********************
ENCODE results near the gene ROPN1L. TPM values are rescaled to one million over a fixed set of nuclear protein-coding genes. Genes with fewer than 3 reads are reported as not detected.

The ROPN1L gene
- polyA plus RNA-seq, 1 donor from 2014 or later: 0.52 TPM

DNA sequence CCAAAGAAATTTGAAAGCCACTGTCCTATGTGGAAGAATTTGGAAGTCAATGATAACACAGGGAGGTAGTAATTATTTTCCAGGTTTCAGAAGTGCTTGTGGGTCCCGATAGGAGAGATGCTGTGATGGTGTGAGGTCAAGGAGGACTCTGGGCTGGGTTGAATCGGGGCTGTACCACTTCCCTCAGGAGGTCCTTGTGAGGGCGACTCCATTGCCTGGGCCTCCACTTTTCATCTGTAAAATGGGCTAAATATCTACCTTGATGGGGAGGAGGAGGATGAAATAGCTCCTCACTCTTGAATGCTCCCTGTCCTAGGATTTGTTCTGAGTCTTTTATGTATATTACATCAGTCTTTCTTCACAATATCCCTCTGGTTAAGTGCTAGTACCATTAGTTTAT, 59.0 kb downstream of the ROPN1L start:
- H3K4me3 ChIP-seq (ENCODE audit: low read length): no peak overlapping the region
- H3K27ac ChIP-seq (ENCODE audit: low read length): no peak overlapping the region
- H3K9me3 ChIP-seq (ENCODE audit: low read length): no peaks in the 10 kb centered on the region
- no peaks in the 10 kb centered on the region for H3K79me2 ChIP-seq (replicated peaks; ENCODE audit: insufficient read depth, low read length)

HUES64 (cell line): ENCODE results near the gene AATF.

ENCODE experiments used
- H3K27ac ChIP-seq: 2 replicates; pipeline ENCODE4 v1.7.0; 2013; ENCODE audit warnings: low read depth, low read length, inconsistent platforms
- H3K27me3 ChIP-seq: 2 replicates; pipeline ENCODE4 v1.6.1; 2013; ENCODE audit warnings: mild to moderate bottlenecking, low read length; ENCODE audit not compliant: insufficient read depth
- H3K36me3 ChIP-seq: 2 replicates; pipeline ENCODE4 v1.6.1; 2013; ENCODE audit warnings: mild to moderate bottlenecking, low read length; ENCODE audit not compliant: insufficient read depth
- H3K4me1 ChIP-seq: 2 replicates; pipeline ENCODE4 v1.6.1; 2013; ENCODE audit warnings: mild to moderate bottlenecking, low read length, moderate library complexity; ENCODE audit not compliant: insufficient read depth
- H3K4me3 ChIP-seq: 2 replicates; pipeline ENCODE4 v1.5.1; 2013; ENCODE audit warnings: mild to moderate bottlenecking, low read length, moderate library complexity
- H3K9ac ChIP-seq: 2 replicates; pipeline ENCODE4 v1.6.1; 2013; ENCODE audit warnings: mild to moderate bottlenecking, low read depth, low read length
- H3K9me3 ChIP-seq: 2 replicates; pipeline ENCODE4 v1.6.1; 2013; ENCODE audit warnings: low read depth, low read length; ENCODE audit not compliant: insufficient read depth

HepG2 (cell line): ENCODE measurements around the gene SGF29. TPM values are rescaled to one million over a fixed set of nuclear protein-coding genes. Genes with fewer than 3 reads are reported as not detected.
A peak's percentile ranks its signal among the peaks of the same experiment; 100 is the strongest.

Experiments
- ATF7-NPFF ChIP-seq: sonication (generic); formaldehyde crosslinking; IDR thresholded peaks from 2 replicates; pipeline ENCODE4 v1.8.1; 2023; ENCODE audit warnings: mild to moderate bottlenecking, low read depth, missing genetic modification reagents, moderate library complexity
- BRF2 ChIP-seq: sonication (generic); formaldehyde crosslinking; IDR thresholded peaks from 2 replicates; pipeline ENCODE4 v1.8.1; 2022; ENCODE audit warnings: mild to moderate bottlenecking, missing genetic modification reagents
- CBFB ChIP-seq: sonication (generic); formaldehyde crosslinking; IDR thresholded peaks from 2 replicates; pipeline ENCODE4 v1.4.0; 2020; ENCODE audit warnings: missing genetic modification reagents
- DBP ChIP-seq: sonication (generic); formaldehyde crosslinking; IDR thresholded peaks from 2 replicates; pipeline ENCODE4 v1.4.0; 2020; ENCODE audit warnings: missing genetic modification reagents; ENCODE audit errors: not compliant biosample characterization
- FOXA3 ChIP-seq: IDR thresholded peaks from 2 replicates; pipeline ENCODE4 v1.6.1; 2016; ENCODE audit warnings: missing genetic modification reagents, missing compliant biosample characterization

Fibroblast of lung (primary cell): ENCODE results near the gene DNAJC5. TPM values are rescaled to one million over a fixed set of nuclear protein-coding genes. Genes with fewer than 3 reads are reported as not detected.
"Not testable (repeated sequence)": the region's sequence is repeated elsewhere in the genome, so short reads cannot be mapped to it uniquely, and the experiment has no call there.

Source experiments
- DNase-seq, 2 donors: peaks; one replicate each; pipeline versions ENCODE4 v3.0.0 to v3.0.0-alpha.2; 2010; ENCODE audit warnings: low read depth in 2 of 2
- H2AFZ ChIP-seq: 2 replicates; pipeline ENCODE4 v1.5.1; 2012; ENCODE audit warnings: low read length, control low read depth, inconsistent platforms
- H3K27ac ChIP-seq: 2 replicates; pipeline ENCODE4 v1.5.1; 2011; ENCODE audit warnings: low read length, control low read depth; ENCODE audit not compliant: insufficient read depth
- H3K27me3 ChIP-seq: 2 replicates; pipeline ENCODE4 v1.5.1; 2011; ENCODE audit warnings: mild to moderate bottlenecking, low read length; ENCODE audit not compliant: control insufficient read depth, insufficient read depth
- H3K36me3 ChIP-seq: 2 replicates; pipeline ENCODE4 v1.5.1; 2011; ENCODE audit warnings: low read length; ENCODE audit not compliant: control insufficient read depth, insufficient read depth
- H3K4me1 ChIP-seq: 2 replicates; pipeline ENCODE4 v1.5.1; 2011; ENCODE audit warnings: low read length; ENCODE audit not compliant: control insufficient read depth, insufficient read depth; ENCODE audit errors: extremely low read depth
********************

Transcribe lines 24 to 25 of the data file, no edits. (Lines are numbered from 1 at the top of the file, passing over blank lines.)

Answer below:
- DBP ChIP-seq: sonication (generic); formaldehyde crosslinking; IDR thresholded peaks from 2 replicates; pipeline ENCODE4 v1.4.0; 2020; ENCODE audit warnings: missing genetic modification reagents; ENCODE audit errors: not compliant biosample characterization
- FOXA3 ChIP-seq: IDR thresholded peaks from 2 replicates; pipeline ENCODE4 v1.6.1; 2016; ENCODE audit warnings: missing genetic modification reagents, missing compliant biosample characterization